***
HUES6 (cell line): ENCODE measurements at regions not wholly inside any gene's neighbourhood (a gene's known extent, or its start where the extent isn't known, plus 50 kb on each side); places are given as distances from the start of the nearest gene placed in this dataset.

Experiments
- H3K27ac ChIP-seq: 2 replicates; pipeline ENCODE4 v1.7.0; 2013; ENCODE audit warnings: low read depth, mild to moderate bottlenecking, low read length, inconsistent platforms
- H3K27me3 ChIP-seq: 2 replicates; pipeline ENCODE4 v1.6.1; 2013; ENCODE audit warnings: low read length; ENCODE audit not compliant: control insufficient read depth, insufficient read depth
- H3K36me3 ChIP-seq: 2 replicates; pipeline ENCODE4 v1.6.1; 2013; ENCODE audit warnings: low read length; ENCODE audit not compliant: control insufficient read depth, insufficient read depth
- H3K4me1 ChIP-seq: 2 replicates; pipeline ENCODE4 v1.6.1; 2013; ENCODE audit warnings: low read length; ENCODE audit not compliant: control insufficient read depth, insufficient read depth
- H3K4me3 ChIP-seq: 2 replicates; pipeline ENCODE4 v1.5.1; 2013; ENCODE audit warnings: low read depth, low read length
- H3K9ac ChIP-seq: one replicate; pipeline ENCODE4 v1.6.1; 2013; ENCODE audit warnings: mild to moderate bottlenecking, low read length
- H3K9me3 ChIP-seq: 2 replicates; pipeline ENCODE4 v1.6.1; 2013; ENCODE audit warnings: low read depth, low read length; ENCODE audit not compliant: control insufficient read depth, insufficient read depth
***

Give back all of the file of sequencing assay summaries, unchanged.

HUES6 (cell line): ENCODE measurements at regions not wholly inside any gene's neighbourhood (a gene's known extent, or its start where the extent isn't known, plus 50 kb on each side); places are given as distances from the start of the nearest gene placed in this dataset.

Experiments
- H3K27ac ChIP-seq: 2 replicates; pipeline ENCODE4 v1.7.0; 2013; ENCODE audit warnings: low read depth, mild to moderate bottlenecking, low read length, inconsistent platforms
- H3K27me3 ChIP-seq: 2 replicates; pipeline ENCODE4 v1.6.1; 2013; ENCODE audit warnings: low read length; ENCODE audit not compliant: control insufficient read depth, insufficient read depth
- H3K36me3 ChIP-seq: 2 replicates; pipeline ENCODE4 v1.6.1; 2013; ENCODE audit warnings: low read length; ENCODE audit not compliant: control insufficient read depth, insufficient read depth
- H3K4me1 ChIP-seq: 2 replicates; pipeline ENCODE4 v1.6.1; 2013; ENCODE audit warnings: low read length; ENCODE audit not compliant: control insufficient read depth, insufficient read depth
- H3K4me3 ChIP-seq: 2 replicates; pipeline ENCODE4 v1.5.1; 2013; ENCODE audit warnings: low read depth, low read length
- H3K9ac ChIP-seq: one replicate; pipeline ENCODE4 v1.6.1; 2013; ENCODE audit warnings: mild to moderate bottlenecking, low read length
- H3K9me3 ChIP-seq: 2 replicates; pipeline ENCODE4 v1.6.1; 2013; ENCODE audit warnings: low read depth, low read length; ENCODE audit not compliant: control insufficient read depth, insufficient read depth